Gunge, pub quizzes and a baby: Edinburgh Fringe review

Get Your Own Back Live, Knightmare, Chloe from 24 and a bit of GroupOn? Jenny and Alex have been to the Fringe...

We’ve just spent a week at the Edinburgh Fringe, where we devoted equal amounts of time to eating, tutting and refusing leaflets. In between this, we managed to fit some shows in.

We’re going to talk about some of these shows here, instead of telling you about the thousands of hipsters we encountered. Seriously, guy doing “street typing” on a typewriter – no thanks.

Get Your Own Back Live!

I’ll cut to the chase here – being in the audience for Get Your Own Back Live was the most fun I’ve had since I was born. And I’m counting that time I found a bottle of mystery booze in a hedge.

The show is a pretty faithful (if cheaper and more self-aware) version of the original. Two teams compete in a series of random games while a hyped up audience yells until their ears bleed; the difference now, however, is that the winners get the choice to gunge the other team, or to get gunged themselves.

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The games were hugely entertaining – included in our show were speed duvet cover putting on, threading a string through the audience’s clothes, and catching paper plates with tongs while making a ninja sound (this last game was created by Dave Benson Phillips’ son).

And speaking of Dave Benson Phillips – he squirted me with a Super Soaker! Automatic winner for happiest moment of my life. In fact, just like the original, it’s Phillips that makes the show so wildly entertaining, with his boundless energy and non-stop audience interaction. If anything, he’s become funnier and more energetic as the years have gone by, and he works seamlessly with the (grown up) contestants to create a nostalgia riot.

Knightmare Live

We reviewed Knightmare Live back in 2013, but it deserves mentioning here because it’s still going and it’s still brilliant. Everything previously said applies, but to quote ourselves, “Knightmare Live is great fun. Go see it.”

Alex Love: How To Win A Pub Quiz

Useless knowledge is a must for this mix of stand-up and a quiz at the end (to make sure you were paying attention and not just sitting there scratching your bum). How To Win A Pub Quiz tackles all manner of subjects, from lawnmowers to “What is Tim Henman?”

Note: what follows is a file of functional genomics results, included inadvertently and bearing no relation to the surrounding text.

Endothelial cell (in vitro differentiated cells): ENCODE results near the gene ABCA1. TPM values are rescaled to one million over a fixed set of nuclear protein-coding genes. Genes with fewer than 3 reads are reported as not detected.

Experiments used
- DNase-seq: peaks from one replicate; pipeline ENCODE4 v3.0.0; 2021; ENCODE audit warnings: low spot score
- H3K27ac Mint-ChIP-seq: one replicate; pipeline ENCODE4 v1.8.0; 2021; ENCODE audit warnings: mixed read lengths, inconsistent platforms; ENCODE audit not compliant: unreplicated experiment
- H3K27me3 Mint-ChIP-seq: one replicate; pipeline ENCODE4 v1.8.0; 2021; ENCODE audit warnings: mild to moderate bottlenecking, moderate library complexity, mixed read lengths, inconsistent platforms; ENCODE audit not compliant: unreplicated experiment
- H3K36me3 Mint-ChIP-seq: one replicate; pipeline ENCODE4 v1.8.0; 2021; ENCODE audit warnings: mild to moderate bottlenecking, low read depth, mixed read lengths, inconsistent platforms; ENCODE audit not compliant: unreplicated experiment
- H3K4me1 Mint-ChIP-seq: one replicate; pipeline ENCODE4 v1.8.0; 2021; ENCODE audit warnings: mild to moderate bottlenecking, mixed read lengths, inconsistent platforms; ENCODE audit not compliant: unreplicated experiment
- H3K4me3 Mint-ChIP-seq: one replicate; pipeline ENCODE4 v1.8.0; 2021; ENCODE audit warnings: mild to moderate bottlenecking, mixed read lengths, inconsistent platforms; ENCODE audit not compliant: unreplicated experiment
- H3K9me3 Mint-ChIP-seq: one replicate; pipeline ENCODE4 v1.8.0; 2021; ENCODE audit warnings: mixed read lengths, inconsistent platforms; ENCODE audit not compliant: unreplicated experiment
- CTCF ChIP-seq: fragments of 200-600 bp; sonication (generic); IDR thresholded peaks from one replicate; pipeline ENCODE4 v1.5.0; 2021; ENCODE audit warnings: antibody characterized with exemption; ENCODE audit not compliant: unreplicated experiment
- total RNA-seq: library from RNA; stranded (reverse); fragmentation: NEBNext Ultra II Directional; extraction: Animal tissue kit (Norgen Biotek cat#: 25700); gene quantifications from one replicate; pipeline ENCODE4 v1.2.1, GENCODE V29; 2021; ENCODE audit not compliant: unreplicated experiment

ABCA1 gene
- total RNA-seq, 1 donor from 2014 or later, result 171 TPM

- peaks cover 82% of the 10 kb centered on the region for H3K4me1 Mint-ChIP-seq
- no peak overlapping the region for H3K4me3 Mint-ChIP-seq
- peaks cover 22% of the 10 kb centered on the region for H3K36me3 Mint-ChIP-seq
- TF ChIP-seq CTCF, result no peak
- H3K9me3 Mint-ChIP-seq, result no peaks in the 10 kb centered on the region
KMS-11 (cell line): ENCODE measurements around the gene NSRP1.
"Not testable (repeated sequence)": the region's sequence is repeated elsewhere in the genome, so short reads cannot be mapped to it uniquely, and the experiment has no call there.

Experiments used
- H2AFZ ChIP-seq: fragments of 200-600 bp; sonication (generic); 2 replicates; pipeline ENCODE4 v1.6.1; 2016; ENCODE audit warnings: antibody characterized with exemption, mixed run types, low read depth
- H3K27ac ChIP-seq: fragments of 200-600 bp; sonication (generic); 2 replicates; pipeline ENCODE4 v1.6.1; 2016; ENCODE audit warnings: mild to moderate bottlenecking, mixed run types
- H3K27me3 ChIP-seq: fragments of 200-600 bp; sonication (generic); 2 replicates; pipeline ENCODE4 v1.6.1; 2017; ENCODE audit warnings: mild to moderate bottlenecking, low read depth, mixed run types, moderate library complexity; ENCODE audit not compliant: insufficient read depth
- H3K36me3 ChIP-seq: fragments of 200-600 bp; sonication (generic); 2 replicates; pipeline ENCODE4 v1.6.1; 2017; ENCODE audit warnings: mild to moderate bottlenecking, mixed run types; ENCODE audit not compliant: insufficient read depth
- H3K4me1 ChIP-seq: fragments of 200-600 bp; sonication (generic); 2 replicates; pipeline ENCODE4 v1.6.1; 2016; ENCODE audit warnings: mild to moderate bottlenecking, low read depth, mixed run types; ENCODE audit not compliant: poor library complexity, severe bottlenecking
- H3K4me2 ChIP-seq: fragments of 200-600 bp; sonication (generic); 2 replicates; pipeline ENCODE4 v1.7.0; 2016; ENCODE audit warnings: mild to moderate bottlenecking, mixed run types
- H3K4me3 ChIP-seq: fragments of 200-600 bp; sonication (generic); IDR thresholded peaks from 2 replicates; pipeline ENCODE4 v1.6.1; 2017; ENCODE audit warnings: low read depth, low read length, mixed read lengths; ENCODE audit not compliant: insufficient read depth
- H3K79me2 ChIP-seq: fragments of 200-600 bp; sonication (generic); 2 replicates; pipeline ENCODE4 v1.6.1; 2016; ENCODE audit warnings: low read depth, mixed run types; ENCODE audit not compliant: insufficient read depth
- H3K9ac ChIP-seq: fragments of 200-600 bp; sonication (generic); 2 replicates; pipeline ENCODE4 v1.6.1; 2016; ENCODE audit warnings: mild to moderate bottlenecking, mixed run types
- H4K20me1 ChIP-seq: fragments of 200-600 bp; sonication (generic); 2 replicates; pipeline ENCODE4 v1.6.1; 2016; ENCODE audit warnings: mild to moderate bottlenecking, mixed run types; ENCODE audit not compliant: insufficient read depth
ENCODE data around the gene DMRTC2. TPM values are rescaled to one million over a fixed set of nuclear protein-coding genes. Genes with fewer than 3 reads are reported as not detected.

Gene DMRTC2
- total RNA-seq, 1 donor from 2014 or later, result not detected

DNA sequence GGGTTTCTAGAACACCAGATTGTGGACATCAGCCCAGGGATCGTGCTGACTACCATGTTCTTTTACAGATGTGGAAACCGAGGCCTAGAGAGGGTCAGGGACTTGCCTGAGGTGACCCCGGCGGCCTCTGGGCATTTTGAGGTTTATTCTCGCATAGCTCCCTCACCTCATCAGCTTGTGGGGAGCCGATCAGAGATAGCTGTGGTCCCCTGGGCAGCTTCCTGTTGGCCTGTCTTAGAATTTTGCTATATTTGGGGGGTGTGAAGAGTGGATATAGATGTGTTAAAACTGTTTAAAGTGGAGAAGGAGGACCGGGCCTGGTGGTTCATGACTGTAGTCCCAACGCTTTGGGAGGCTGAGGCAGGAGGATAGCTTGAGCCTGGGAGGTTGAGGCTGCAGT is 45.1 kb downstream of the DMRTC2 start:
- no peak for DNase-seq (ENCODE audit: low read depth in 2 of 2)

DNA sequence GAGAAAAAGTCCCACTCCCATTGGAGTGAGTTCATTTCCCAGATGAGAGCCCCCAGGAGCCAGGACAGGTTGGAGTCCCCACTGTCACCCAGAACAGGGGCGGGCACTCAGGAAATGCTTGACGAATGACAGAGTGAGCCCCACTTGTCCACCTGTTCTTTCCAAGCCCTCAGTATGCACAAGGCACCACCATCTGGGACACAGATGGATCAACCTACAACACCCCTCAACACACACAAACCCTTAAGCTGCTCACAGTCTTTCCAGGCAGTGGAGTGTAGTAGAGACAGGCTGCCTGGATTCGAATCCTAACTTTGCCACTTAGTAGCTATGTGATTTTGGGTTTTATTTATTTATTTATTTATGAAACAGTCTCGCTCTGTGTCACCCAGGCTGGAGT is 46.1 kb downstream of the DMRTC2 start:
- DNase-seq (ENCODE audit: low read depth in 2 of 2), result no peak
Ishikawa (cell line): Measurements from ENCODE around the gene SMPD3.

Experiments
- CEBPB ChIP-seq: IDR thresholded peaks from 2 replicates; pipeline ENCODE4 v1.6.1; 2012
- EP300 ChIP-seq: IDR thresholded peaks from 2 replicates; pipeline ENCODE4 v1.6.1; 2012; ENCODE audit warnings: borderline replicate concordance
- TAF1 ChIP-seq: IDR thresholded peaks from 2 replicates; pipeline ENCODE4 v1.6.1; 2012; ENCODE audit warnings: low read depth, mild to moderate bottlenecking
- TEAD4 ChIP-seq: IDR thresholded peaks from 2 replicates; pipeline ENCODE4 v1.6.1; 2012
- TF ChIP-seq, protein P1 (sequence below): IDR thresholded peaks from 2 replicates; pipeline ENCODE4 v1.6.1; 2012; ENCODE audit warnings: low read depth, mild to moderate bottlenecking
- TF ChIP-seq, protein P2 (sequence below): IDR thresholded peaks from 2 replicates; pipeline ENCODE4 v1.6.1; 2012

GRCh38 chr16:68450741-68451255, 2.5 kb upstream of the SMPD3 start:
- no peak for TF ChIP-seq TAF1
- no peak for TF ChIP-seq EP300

At first glance, stand-up and a pub quiz might not sound like a natural combination, but by the end of the show every expectation has been done away with. That the energy and humour is maintained throughout the show is testament to Love’s ability to work an audience (as long as that audience are all fans of The Darkness).

A brilliantly fun show packed full of running gags and ad-libs, and if you win the quiz then all that reading Wikipedia instead of working will have been worth it. 

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Randy Writes A Novel

Randy Feltface (operated and voiced by Heath McIvor) is a small purple puppet who has written a novel. He’s also quite foul mouthed and suffering from a crisis of confidence as he tries repeatedly to read out an excerpt to the audience. Yes, this is a show where you watch a muppet procrastinating about something that doesn’t exist. That’s the Fringe for you.

The setup is just an excuse for Randy to deliver a hour of stand-up from behind a desk about literature and growing old in general. The material may perhaps be irrelevant here, as it’s Randy that is the main attraction. Despite staying in the centre of the stage and having eyes that are just painted on, Randy’s expressiveness, movement and stage presence sell you the concept that he is a real person capable of living a wacky life to present in anecdotes. His interactions with the audience too make him a much more real performer than any of the thousand shouting students doing their ‘original’ take on Shakespeare. This is key to accepting Randy’s occasional rants and solipsistic lapses (aside from one misplaced rant about veganism that he himself mocked before launching into anyway).

Through the whole show, though, the laughs keep coming. In fact, Randy might be the funniest comedian at the Fringe, and that’s despite not really being there. It’s certainly the most I’ve ever laughed at a swearing Australian puppet.